Market Trends & ResearchRealtyHop Housing Affordability Index: August 2021

RealtyHop Housing Affordability Index: August 2021

Each month, we ask a question:

Is homeownership affordable or even possible for the average family in America?

The answer can be found in the RealtyHop Housing Affordability Index. For the August 2021 edition, we studied proprietary RealtyHop analytics and comprehensive U.S. Census data to determine the current circumstances of buying a home in the 100 most populous cities across the U.S. This month, 66% of the cities became less affordable – The share of income for homeownership increased in 66 of the 100 cities in our index.

Compare and contrast your city’s affordability to others:

The 5 Least Affordable Housing Markets

1. For the second time since RealtyHop started tracking housing affordability in the U.S. in February 2019, New York, NY is the least affordable housing market. With median real estate asking $985,000, a family in New York City would need to set aside 84.3% of their annual $64,000 income to own — just a 0.5% month-over-month decrease from the previous report.

2. Los Angeles, CA is once again the second least affordable housing market. With a median asking price of $940,000, an average L.A. family making $62,000 a year would need to allocate 84% of their annual income toward monthly mortgage payments and property taxes. That’s only a 0.53% month-over-month decrease from July.

3. Miami, FL is still the third most cost-burdened city. Given the median asking price of $550,000 and household income of $39,049, a household in the so-called “Magic City” would need to contribute almost 82% of annual income toward homeownership costs.

4. Newark, NJ maintains its position as the fourth most expensive housing market in the nation, with median real estate prices hitting $329,000 this month. In order to own, an average household making $35,199 would need to spend 67.6% of their annual income towards homeownership costs.

5. San Francisco, CA continues to be one of the most expensive housing markets in the U.S. With an annual income of about $112,449, median homebuyers should expect to spend 65.7% of their annual income in order to own a $1.4 million home in the city.

The 5 Most Affordable Housing Markets

1. Detroit, MI is still the most affordable U.S. market but got a tad more expensive from where it was in July. Median asking prices increased 2.7% to $77,000. Given household incomes of $30,894, a Motor City family would have to set aside just under 17% of their income to pay for housing costs.

2. Wichita, KS was the second most affordable city in the nation. With a median asking price of $149,000, a family in Wichita would only need to put 17.6% of their annual income of $52,620 toward homeownership costs.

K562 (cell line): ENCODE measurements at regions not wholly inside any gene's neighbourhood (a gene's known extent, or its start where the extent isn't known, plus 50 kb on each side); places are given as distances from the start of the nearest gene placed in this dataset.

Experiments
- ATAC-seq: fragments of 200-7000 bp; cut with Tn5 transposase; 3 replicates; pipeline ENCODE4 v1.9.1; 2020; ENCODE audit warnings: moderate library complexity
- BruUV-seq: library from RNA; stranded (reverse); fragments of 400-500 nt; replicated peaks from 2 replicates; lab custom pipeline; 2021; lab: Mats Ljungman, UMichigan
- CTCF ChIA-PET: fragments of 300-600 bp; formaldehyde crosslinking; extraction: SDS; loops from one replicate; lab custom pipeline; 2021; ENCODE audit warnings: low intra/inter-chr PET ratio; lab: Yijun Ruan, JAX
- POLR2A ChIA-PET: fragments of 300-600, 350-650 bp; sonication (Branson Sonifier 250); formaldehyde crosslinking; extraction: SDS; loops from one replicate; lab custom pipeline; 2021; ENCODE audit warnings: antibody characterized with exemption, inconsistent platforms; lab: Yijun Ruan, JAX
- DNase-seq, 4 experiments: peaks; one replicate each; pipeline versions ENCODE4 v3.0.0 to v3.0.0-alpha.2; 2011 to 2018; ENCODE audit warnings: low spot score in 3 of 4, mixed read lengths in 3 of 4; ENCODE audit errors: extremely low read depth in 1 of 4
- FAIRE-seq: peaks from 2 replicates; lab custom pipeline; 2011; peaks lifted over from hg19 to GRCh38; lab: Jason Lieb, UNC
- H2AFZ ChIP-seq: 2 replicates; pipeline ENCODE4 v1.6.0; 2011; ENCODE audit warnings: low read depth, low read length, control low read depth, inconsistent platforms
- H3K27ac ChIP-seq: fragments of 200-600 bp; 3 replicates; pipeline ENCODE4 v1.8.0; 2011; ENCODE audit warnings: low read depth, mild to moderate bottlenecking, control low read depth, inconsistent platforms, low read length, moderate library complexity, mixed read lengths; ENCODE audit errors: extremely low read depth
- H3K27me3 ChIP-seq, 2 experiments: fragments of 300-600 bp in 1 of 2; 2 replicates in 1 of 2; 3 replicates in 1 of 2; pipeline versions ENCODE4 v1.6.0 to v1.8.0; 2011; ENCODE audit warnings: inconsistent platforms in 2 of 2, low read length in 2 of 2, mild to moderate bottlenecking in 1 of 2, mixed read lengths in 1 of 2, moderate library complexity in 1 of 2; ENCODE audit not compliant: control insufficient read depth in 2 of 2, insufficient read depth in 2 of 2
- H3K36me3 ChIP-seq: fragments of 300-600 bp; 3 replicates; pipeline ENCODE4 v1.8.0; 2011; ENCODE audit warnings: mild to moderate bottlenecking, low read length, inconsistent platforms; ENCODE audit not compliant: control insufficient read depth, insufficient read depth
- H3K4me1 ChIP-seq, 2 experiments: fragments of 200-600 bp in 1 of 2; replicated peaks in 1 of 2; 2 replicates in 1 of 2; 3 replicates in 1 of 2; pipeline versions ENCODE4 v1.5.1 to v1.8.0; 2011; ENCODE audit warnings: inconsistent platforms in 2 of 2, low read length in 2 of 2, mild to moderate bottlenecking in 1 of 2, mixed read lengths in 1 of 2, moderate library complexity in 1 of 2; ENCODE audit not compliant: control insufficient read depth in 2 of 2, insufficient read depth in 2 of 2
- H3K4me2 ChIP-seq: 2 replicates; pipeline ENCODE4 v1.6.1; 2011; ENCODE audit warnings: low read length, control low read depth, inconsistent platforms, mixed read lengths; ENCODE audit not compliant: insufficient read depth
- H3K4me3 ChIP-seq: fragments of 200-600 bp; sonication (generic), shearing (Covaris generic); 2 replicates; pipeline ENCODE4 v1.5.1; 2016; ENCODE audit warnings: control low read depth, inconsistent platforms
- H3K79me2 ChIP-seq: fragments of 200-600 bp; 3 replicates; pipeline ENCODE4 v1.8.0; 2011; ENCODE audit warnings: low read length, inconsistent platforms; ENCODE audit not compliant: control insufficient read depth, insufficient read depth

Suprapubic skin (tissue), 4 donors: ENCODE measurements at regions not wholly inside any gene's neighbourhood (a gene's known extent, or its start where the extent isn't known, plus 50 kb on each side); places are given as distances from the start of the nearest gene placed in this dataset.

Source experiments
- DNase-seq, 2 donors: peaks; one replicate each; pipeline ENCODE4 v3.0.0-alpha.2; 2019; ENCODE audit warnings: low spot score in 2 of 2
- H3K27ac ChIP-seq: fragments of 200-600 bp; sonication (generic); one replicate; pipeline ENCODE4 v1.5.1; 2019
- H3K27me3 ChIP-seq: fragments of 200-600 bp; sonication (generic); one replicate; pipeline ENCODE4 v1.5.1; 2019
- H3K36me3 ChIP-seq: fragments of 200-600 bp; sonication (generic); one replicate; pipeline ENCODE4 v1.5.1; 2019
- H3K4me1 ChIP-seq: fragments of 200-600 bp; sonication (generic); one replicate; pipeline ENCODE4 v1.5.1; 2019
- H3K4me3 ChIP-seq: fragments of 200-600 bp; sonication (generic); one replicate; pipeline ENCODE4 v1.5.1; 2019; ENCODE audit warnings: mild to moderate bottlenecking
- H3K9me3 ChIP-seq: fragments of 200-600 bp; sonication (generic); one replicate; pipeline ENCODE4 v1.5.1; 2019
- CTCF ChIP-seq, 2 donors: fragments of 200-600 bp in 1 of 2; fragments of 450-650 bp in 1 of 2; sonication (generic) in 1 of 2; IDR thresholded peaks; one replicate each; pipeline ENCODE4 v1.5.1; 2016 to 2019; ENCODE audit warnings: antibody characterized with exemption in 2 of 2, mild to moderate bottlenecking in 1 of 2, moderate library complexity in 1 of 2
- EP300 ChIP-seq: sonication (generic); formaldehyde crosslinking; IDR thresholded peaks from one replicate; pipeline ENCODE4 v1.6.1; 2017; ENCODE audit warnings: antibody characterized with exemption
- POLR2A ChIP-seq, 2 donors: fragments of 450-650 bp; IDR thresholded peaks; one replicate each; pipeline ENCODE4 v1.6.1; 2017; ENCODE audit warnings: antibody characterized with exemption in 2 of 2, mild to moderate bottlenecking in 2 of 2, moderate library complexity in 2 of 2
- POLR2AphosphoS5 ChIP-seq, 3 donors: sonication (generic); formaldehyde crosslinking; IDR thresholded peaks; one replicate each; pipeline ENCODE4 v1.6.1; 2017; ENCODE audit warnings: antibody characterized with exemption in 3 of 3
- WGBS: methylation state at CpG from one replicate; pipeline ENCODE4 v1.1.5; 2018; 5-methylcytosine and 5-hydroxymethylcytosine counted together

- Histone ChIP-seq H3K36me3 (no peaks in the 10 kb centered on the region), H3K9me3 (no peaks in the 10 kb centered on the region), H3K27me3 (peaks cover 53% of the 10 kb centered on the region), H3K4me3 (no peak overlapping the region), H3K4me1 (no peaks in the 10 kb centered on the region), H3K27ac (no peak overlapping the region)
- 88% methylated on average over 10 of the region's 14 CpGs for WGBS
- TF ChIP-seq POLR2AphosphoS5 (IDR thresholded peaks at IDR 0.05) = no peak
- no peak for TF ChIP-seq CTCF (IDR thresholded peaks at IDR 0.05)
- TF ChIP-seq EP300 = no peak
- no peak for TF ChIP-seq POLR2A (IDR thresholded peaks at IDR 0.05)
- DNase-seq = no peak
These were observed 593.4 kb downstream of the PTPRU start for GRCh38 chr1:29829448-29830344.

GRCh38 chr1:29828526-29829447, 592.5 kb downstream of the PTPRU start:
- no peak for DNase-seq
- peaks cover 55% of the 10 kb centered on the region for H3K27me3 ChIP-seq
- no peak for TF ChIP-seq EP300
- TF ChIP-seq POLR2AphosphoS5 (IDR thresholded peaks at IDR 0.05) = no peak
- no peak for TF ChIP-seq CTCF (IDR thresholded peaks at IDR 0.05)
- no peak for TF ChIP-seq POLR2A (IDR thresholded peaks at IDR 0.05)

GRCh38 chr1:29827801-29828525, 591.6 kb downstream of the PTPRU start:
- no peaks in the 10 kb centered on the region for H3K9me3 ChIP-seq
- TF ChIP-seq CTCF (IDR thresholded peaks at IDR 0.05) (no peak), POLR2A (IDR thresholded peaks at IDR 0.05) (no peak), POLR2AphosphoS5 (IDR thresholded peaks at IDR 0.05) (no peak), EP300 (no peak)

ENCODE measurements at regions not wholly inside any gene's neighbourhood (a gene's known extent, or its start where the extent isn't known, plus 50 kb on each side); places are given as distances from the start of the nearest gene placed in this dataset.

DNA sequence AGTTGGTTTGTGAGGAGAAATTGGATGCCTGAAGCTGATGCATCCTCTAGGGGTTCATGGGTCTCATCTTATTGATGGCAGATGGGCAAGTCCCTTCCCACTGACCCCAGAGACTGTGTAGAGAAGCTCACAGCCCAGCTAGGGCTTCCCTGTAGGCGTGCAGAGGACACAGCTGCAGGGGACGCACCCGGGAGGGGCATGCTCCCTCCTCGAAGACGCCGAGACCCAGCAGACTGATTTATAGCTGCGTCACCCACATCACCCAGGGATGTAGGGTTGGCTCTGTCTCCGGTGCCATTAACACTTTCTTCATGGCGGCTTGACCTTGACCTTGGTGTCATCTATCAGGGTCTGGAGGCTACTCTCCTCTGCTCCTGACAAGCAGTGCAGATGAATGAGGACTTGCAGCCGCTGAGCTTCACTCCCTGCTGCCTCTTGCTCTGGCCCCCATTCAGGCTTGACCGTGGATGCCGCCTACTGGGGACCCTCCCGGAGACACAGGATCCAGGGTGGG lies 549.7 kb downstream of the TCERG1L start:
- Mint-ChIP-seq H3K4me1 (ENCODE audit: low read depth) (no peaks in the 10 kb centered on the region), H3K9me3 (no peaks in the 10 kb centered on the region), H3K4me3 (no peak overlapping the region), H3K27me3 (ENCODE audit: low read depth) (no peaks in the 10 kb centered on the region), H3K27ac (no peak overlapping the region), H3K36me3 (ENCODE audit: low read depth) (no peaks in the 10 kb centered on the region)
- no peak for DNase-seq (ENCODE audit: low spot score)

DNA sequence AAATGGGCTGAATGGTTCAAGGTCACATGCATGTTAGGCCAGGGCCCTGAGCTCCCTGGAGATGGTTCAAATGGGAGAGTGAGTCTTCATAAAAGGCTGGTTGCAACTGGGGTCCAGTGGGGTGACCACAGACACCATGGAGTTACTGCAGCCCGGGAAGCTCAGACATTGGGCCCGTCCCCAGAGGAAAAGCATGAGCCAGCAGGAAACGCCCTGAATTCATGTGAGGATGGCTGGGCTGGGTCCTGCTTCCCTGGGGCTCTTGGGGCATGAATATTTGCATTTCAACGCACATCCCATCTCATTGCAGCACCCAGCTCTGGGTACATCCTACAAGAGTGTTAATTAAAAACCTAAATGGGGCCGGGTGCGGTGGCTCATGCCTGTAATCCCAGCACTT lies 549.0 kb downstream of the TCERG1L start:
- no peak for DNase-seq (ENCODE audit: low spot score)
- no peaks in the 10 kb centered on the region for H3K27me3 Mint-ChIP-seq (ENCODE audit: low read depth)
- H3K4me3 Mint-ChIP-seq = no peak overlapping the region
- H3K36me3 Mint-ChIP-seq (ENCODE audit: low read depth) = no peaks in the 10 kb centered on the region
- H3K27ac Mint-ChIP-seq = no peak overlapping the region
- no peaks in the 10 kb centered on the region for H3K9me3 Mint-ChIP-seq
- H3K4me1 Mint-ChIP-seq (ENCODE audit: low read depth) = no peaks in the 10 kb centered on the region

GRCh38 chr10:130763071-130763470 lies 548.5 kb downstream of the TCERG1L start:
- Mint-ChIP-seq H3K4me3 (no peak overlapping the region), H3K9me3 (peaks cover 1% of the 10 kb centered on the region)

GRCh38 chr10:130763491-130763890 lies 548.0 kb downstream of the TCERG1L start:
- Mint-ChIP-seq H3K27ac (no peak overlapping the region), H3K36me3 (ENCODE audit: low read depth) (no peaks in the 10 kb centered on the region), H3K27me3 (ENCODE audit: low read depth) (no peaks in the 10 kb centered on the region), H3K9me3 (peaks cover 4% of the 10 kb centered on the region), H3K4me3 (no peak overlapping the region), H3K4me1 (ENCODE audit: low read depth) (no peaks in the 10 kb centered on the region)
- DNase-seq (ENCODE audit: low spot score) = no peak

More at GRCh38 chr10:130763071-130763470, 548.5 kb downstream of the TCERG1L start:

3. Fort Wayne, IN remained the third least cost-burdened housing market in the U.S. The city’s median list price hit $159,900, a 6.6% month-over-month increase. Household incomes remained at $49,411. That means a Fort Wayne family puts 18.8% of their income toward housing costs.

4. Virginia Beach, VA is still the fourth most affordable U.S. city this August. Since household incomes continue to hover at $76,610, and median real estate values have gone up about 3% — to $319,000 — an average family in Virginia Beach needs to spend roughly 23.7% of their annual income on housing.

5. Louisville, KY bumped Chesapeake, VA from the top 5 this month (Chesapeake had squeaked past Louisville last month). The median list price for Louisville currently sits at $222,500. Families making $53,436 a year and looking to buy should expect to spend 24% of their annual income, toward monthly mortgage payments and taxes.

Notable Changes This August

Pittsburgh, PA became more affordable in recent months after prices spiked this past month. Home prices saw a 3.5% month-over-month decrease to $250,000 this August. The Steel City went from being the 54th least affordable city to the 60th with an annual family income hovering $48,711.

Milwaukee, WI became more expensive. The Cream City increased seven spots to take 65th place on our affordability ranking. With a median asking price of $175,000 and a household income of $41,838, a family should set aside 30.4% of their income toward mortgage and property taxes.

St. Paul, MN got more affordable. The Queen City dipped five spots and now ranks 79th. The median asking price for this August hit $259,900. A family in St. Paul making a median income of $57,876 should expect to spend about 28% of their income on homeownership.


The RealtyHop Housing Affordability Index analyzes both proprietary and ACS Census data to provide an index of housing affordability and homeownership burden across the 100 most populous cities in the country. Median home prices are calculated using over 300,000 listings in the RealtyHop database over the month before publication.


To calculate the index, the following statistics are used:

1) Median household income from the U.S. Census

2) Median for-sale home listing prices via RealtyHop data

3) Local property taxes via ACS Census data

4) Mortgage expenses, assuming a 30-year mortgage, 4.5% interest rate, and 20% down payment.


See below for previous RealtyHop Housing Affordability Studies:

RealtyHop Housing Affordability Index: July 2021

RealtyHop Housing Affordability Index: June 2021

RealtyHop Housing Affordability Index: May 2021


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